These parents believe that the minority language (Tibetan) will not assist the children in future since the language is local unlike the Han Chinese language which is international. In addition to this, there have been some fears that the study of Tibetan will slow the learning of Chinese therefore reducing the chances of the student to qualify in examinations and move on to higher education.

The two education systems differ in the amount of emphasis placed on culturally relevant teaching practices. The Maori have to a great extent succeeded in bringing about culturally relevant teaching practices to their children. Culturally relevant teaching is defined by Ladson-Billings as “as a pedagogy of opposition…specifically committed to collective, not merely individual, empowerment” (160).

Culturally relevant teaching has three main goals which are; academic success for students, development and maintenance of cultural competence by students and finally an in-depth understanding of the current status quo so as to enable the students to challenge and improve the current state of affairs (Ladson-Billings 160).

The Maori have achieved these goals and the students are more in touch with their culture and can challenge the system. The Tibetans on the other hand are unable to implement culturally relevant teachings since this would invariably result in a disruption in the harmonious relations with China. This is because it would increase the risk of the students challenging the status quo; a situation that the Chinese government is unlikely to tolerate.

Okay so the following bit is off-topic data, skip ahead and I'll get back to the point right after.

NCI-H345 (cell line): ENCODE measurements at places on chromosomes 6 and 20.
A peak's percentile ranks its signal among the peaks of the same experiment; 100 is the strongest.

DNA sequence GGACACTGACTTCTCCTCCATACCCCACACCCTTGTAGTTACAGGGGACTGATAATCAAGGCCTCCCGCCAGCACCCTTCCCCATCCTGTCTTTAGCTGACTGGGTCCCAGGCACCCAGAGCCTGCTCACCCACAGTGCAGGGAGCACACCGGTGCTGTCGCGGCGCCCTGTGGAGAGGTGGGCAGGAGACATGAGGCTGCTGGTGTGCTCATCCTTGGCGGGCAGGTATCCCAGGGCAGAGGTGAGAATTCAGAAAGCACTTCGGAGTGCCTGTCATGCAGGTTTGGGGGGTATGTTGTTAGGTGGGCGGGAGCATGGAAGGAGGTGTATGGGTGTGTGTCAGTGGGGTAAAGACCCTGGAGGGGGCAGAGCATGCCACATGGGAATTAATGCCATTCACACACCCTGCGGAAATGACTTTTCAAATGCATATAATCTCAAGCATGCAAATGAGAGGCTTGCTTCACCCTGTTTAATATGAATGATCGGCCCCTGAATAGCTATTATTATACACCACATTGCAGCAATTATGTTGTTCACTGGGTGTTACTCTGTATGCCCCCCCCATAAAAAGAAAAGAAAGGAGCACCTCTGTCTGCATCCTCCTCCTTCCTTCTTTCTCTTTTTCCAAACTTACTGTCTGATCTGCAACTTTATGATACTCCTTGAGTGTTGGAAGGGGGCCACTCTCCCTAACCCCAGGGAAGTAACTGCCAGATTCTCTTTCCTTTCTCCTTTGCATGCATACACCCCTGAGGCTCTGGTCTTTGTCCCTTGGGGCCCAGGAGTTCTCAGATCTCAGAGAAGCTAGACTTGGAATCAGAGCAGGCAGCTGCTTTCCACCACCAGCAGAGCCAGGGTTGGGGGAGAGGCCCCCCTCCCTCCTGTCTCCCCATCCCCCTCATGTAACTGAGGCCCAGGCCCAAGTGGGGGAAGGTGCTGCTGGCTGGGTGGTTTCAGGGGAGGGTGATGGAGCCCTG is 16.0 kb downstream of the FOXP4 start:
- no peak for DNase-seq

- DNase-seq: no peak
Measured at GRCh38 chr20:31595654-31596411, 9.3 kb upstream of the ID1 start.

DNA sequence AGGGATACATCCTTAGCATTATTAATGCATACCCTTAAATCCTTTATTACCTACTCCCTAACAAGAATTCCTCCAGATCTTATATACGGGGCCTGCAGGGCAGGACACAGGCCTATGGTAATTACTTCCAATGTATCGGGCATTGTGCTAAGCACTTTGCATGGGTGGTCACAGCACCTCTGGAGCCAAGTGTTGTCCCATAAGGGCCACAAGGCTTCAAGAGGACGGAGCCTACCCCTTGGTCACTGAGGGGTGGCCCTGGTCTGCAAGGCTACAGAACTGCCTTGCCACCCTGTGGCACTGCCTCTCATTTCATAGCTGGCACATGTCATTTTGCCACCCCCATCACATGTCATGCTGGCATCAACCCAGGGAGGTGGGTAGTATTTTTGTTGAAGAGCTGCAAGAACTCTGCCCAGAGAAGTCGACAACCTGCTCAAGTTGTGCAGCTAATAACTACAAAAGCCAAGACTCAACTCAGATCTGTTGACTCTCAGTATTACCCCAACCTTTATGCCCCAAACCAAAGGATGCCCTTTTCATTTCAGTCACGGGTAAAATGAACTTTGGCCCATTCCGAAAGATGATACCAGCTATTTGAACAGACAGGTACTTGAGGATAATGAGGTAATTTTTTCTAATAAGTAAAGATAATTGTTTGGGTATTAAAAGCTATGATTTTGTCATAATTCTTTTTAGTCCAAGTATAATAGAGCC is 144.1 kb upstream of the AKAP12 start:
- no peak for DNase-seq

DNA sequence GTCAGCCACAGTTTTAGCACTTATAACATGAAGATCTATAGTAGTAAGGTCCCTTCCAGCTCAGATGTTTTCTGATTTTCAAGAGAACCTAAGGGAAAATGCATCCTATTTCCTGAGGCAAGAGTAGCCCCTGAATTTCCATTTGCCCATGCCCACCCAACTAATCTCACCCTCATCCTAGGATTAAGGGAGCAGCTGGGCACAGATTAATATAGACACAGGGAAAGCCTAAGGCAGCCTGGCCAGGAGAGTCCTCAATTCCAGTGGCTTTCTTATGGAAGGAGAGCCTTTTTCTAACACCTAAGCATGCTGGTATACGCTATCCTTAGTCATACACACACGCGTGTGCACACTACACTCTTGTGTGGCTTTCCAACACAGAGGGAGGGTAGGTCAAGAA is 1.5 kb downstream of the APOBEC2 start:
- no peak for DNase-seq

Tibetans Issues

The political objectives of the Chinese government take primacy over issues such as performance when addressing the education system. The main motivation for educating Tibetans in the TAR has been to promote the stability of the region by ensuring that the Tibetans identify with China therefore bringing about stability.

Education policies in various regions are therefore focused on reestablishing national unity and a national identity. It is for this reason that the Chinese government has objected to the teaching of the indigenous Tibetan language since the language is closely association with the Tibetan nationalistic movement.

In addition to this, the education offered to the Tibetans is infused with political ideologies that the Tibetans may not agree with or even relate to. However, since Tibet is virtually under China rule and the TRA officials are subordinate to the Chinese officials, the Tibetan needs are hardly addressed unless they are in line with the objectives of China.